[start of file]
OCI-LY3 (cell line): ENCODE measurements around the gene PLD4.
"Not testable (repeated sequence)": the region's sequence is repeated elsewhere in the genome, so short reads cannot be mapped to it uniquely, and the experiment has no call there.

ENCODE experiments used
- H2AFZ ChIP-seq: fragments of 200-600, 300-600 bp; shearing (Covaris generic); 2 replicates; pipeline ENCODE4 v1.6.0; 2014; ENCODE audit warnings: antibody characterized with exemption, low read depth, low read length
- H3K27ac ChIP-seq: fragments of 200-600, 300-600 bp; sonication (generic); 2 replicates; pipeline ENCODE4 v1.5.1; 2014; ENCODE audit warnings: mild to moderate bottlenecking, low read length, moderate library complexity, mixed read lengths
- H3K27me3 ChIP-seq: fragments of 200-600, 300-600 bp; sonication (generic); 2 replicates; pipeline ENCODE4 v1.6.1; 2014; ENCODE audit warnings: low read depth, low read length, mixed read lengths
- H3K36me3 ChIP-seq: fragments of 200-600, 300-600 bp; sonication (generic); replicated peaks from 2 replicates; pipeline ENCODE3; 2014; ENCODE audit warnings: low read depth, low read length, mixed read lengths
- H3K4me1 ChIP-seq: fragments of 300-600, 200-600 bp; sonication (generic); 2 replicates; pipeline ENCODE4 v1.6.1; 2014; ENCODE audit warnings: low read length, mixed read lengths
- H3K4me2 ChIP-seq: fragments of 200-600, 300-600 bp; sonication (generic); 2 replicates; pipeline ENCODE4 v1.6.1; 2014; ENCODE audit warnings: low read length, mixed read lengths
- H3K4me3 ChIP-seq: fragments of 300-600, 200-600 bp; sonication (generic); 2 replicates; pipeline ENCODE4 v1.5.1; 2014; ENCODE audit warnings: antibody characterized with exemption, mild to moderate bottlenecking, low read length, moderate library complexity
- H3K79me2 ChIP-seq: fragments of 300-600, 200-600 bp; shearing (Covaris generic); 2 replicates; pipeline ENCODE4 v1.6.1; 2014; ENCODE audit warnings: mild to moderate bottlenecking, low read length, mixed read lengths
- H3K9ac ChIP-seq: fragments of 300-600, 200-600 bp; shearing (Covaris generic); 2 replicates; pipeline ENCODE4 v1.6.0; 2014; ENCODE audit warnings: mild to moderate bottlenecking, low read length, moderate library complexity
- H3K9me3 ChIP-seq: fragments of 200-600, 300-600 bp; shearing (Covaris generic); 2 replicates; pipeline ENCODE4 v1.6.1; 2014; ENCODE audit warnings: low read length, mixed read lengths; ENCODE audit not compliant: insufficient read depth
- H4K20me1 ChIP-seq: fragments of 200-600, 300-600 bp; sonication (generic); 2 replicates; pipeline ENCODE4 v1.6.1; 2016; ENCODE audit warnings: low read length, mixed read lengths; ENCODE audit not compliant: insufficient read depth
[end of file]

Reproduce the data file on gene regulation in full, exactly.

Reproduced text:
OCI-LY3 (cell line): ENCODE measurements around the gene PLD4.
"Not testable (repeated sequence)": the region's sequence is repeated elsewhere in the genome, so short reads cannot be mapped to it uniquely, and the experiment has no call there.

ENCODE experiments used
- H2AFZ ChIP-seq: fragments of 200-600, 300-600 bp; shearing (Covaris generic); 2 replicates; pipeline ENCODE4 v1.6.0; 2014; ENCODE audit warnings: antibody characterized with exemption, low read depth, low read length
- H3K27ac ChIP-seq: fragments of 200-600, 300-600 bp; sonication (generic); 2 replicates; pipeline ENCODE4 v1.5.1; 2014; ENCODE audit warnings: mild to moderate bottlenecking, low read length, moderate library complexity, mixed read lengths
- H3K27me3 ChIP-seq: fragments of 200-600, 300-600 bp; sonication (generic); 2 replicates; pipeline ENCODE4 v1.6.1; 2014; ENCODE audit warnings: low read depth, low read length, mixed read lengths
- H3K36me3 ChIP-seq: fragments of 200-600, 300-600 bp; sonication (generic); replicated peaks from 2 replicates; pipeline ENCODE3; 2014; ENCODE audit warnings: low read depth, low read length, mixed read lengths
- H3K4me1 ChIP-seq: fragments of 300-600, 200-600 bp; sonication (generic); 2 replicates; pipeline ENCODE4 v1.6.1; 2014; ENCODE audit warnings: low read length, mixed read lengths
- H3K4me2 ChIP-seq: fragments of 200-600, 300-600 bp; sonication (generic); 2 replicates; pipeline ENCODE4 v1.6.1; 2014; ENCODE audit warnings: low read length, mixed read lengths
- H3K4me3 ChIP-seq: fragments of 300-600, 200-600 bp; sonication (generic); 2 replicates; pipeline ENCODE4 v1.5.1; 2014; ENCODE audit warnings: antibody characterized with exemption, mild to moderate bottlenecking, low read length, moderate library complexity
- H3K79me2 ChIP-seq: fragments of 300-600, 200-600 bp; shearing (Covaris generic); 2 replicates; pipeline ENCODE4 v1.6.1; 2014; ENCODE audit warnings: mild to moderate bottlenecking, low read length, mixed read lengths
- H3K9ac ChIP-seq: fragments of 300-600, 200-600 bp; shearing (Covaris generic); 2 replicates; pipeline ENCODE4 v1.6.0; 2014; ENCODE audit warnings: mild to moderate bottlenecking, low read length, moderate library complexity
- H3K9me3 ChIP-seq: fragments of 200-600, 300-600 bp; shearing (Covaris generic); 2 replicates; pipeline ENCODE4 v1.6.1; 2014; ENCODE audit warnings: low read length, mixed read lengths; ENCODE audit not compliant: insufficient read depth
- H4K20me1 ChIP-seq: fragments of 200-600, 300-600 bp; sonication (generic); 2 replicates; pipeline ENCODE4 v1.6.1; 2016; ENCODE audit warnings: low read length, mixed read lengths; ENCODE audit not compliant: insufficient read depth